posted in: Fine Art | 1

I love snow.  Really.  And the fact that we were holed up in the house, sick, during the past couple big snows made me sad!  So, I resigned myself to capturing what I could from within the warmth of our house (no way I was going out in negative temperatures to risk an easily induced coughing fit).  Here is one of my favorites — it’s a little on the abstract side, but I have always loved looking at the wind ripples on snow drifts.  And, I was able to capture a section of our yard not tromped over by deer or turkeys!

Yes, turkeys.  We have a flock of turkeys that has been frequenting our yard now that the holidays are past and they have no fear of becoming a meal ;).    Here’s my son, on the lookout for deer or turkeys one morning.  Or maybe he was looking at a squirrel.  I can’t remember.  Those neat binoculars really do work, by the way, and they are sized just for kids!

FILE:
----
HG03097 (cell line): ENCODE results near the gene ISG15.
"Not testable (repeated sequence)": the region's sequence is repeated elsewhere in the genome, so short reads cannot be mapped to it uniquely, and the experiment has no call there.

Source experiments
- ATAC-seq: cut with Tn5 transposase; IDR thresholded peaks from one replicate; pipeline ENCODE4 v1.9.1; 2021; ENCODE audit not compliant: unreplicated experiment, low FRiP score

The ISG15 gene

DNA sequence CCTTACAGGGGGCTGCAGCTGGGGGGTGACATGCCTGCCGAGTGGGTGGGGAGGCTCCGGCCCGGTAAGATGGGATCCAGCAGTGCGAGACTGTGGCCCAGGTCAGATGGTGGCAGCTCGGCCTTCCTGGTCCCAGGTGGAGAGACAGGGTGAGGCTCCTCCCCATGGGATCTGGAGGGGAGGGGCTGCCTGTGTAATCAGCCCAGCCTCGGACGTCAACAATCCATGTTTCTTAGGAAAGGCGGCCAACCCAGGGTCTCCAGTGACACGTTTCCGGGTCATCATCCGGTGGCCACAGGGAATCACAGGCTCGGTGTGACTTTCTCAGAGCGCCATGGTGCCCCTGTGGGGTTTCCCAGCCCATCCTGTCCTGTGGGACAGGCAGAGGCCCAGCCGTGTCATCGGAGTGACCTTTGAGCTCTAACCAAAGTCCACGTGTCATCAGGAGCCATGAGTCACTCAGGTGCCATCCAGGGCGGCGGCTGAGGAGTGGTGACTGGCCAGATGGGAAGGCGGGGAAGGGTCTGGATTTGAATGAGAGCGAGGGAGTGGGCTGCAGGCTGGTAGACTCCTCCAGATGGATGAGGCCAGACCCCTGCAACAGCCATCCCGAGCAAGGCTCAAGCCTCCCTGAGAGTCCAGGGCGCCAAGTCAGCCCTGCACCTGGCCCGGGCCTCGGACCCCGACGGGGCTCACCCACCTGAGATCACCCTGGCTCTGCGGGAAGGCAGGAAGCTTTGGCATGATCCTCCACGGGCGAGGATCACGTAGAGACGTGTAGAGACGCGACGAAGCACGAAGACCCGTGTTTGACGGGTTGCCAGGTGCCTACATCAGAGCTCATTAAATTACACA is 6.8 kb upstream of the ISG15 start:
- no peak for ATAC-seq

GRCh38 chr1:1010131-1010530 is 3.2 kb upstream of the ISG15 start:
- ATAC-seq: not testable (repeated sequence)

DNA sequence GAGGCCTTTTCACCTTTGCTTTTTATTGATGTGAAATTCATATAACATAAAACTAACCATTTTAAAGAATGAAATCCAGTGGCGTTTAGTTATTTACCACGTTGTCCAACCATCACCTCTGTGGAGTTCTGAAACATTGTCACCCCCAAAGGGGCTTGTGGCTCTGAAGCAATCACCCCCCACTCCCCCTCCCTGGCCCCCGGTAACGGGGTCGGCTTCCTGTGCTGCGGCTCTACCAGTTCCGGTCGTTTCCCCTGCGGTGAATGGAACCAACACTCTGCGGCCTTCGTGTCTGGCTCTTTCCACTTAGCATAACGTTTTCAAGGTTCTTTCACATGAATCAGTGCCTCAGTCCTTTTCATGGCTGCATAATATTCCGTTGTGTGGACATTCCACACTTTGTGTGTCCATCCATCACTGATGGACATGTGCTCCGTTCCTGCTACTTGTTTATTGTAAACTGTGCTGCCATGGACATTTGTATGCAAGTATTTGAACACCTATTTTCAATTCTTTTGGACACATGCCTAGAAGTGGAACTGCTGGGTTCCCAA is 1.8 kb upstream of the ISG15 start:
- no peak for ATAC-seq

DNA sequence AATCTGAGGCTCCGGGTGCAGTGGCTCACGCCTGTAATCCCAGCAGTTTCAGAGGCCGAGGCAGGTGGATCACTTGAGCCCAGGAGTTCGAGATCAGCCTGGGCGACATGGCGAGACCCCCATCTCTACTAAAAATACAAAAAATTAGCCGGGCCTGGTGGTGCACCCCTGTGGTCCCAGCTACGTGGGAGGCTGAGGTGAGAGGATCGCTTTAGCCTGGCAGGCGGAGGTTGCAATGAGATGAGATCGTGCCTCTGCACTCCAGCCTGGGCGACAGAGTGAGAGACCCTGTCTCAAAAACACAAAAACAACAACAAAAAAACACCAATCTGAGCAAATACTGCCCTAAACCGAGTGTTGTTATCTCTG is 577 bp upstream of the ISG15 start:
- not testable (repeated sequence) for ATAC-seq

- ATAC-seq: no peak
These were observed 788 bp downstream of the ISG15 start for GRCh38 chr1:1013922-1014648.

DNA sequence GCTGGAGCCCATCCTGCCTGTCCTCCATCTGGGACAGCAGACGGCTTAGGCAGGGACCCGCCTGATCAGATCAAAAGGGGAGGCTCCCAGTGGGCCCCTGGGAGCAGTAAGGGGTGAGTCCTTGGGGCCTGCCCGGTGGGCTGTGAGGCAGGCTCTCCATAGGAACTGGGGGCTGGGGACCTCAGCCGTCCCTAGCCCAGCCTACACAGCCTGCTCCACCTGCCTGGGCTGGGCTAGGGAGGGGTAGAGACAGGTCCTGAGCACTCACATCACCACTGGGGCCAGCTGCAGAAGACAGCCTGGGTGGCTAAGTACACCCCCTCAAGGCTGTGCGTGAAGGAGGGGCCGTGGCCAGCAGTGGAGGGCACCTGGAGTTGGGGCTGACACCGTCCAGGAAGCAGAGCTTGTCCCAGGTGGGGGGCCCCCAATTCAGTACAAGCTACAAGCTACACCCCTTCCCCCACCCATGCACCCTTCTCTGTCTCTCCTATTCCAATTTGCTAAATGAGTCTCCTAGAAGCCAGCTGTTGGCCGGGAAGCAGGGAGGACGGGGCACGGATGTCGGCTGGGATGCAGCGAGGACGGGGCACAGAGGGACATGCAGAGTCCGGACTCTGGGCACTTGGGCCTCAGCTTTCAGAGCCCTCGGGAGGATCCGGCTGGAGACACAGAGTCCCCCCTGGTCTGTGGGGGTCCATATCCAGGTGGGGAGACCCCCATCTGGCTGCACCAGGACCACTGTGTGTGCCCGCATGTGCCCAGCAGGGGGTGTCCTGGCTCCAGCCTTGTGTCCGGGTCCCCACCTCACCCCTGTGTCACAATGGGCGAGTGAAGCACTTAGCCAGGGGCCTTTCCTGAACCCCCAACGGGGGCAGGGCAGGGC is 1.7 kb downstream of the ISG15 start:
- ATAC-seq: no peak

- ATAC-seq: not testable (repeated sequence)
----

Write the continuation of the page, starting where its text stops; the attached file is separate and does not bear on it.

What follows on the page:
And since I’m pretty sure you’ll ask me for proof of turkey-sightings… here is one of those, during a lovely morning snow shower.  They generally traipse through our front yard, head to the trees below, and then go through or behind or woods (or vice versa).  Typically we’ll see 5-6 turkeys in the group.

Snapshot tip: during cold weather, it’s important to let your camera adjust gradually from being outside when you come into the warmth.  Otherwise condensation could form on the sensor, the electronic parts, the lens, etc.  And that’s a bad thing.  Of course, in extreme negative temperatures, we could also discuss batteries freezing and other such technical difficulties, but I’m going to go with my gut and focus on the “more relevant” things for our locale.  The easiest way to help your camera adjust to the drastic temperature change is to place it in a plastic bag and let it gradually warm up.  I’ve also left mine in its camera case, as that will insulate it some and slow the warming up process enough that you should be able to avoid internal condensation from forming.